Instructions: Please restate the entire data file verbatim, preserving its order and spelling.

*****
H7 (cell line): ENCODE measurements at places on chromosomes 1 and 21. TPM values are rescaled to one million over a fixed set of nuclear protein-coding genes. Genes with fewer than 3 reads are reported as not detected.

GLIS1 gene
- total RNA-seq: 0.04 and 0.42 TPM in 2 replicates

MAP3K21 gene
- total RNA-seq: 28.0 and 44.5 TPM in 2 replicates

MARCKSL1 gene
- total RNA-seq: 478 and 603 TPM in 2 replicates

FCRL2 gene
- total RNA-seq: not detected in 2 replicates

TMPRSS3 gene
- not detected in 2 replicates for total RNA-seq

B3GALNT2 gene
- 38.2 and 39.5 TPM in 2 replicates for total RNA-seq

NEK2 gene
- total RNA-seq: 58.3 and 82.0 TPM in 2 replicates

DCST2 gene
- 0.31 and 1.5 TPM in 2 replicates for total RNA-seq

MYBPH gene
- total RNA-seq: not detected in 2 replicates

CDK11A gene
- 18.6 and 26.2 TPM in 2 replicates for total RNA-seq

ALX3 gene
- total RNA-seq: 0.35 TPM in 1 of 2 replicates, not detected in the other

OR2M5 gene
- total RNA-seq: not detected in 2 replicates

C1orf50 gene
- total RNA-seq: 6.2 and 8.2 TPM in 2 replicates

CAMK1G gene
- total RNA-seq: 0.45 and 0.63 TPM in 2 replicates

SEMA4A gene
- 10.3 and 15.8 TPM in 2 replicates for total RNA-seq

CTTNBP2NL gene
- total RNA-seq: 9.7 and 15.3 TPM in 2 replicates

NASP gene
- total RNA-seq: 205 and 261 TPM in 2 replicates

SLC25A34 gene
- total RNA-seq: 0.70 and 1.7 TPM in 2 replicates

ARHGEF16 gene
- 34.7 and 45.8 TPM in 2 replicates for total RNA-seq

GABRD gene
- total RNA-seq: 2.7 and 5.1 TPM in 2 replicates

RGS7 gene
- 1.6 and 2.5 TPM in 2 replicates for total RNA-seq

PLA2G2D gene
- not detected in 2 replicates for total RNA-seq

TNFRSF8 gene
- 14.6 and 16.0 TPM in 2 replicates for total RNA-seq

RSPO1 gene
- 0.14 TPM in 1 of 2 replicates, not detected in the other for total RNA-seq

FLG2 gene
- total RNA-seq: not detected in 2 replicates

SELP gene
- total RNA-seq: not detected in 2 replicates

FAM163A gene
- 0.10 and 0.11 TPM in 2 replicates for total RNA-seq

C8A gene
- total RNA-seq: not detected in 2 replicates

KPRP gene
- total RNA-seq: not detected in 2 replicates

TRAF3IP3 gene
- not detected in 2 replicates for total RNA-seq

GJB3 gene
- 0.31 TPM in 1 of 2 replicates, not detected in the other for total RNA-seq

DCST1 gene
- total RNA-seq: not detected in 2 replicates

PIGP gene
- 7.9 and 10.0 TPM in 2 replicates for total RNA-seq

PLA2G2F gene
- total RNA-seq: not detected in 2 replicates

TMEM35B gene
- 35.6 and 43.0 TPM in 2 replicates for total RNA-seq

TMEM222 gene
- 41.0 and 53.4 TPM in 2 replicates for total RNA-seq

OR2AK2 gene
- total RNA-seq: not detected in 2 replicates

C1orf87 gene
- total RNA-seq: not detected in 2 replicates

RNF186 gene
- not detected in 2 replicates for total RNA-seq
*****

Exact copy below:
H7 (cell line): ENCODE measurements at places on chromosomes 1 and 21. TPM values are rescaled to one million over a fixed set of nuclear protein-coding genes. Genes with fewer than 3 reads are reported as not detected.

GLIS1 gene
- total RNA-seq: 0.04 and 0.42 TPM in 2 replicates

MAP3K21 gene
- total RNA-seq: 28.0 and 44.5 TPM in 2 replicates

MARCKSL1 gene
- total RNA-seq: 478 and 603 TPM in 2 replicates

FCRL2 gene
- total RNA-seq: not detected in 2 replicates

TMPRSS3 gene
- not detected in 2 replicates for total RNA-seq

B3GALNT2 gene
- 38.2 and 39.5 TPM in 2 replicates for total RNA-seq

NEK2 gene
- total RNA-seq: 58.3 and 82.0 TPM in 2 replicates

DCST2 gene
- 0.31 and 1.5 TPM in 2 replicates for total RNA-seq

MYBPH gene
- total RNA-seq: not detected in 2 replicates

CDK11A gene
- 18.6 and 26.2 TPM in 2 replicates for total RNA-seq

ALX3 gene
- total RNA-seq: 0.35 TPM in 1 of 2 replicates, not detected in the other

OR2M5 gene
- total RNA-seq: not detected in 2 replicates

C1orf50 gene
- total RNA-seq: 6.2 and 8.2 TPM in 2 replicates

CAMK1G gene
- total RNA-seq: 0.45 and 0.63 TPM in 2 replicates

SEMA4A gene
- 10.3 and 15.8 TPM in 2 replicates for total RNA-seq

CTTNBP2NL gene
- total RNA-seq: 9.7 and 15.3 TPM in 2 replicates

NASP gene
- total RNA-seq: 205 and 261 TPM in 2 replicates

SLC25A34 gene
- total RNA-seq: 0.70 and 1.7 TPM in 2 replicates

ARHGEF16 gene
- 34.7 and 45.8 TPM in 2 replicates for total RNA-seq

GABRD gene
- total RNA-seq: 2.7 and 5.1 TPM in 2 replicates

RGS7 gene
- 1.6 and 2.5 TPM in 2 replicates for total RNA-seq

PLA2G2D gene
- not detected in 2 replicates for total RNA-seq

TNFRSF8 gene
- 14.6 and 16.0 TPM in 2 replicates for total RNA-seq

RSPO1 gene
- 0.14 TPM in 1 of 2 replicates, not detected in the other for total RNA-seq

FLG2 gene
- total RNA-seq: not detected in 2 replicates

SELP gene
- total RNA-seq: not detected in 2 replicates

FAM163A gene
- 0.10 and 0.11 TPM in 2 replicates for total RNA-seq

C8A gene
- total RNA-seq: not detected in 2 replicates

KPRP gene
- total RNA-seq: not detected in 2 replicates

TRAF3IP3 gene
- not detected in 2 replicates for total RNA-seq

GJB3 gene
- 0.31 TPM in 1 of 2 replicates, not detected in the other for total RNA-seq

DCST1 gene
- total RNA-seq: not detected in 2 replicates

PIGP gene
- 7.9 and 10.0 TPM in 2 replicates for total RNA-seq

PLA2G2F gene
- total RNA-seq: not detected in 2 replicates

TMEM35B gene
- 35.6 and 43.0 TPM in 2 replicates for total RNA-seq

TMEM222 gene
- 41.0 and 53.4 TPM in 2 replicates for total RNA-seq

OR2AK2 gene
- total RNA-seq: not detected in 2 replicates

C1orf87 gene
- total RNA-seq: not detected in 2 replicates

RNF186 gene
- not detected in 2 replicates for total RNA-seq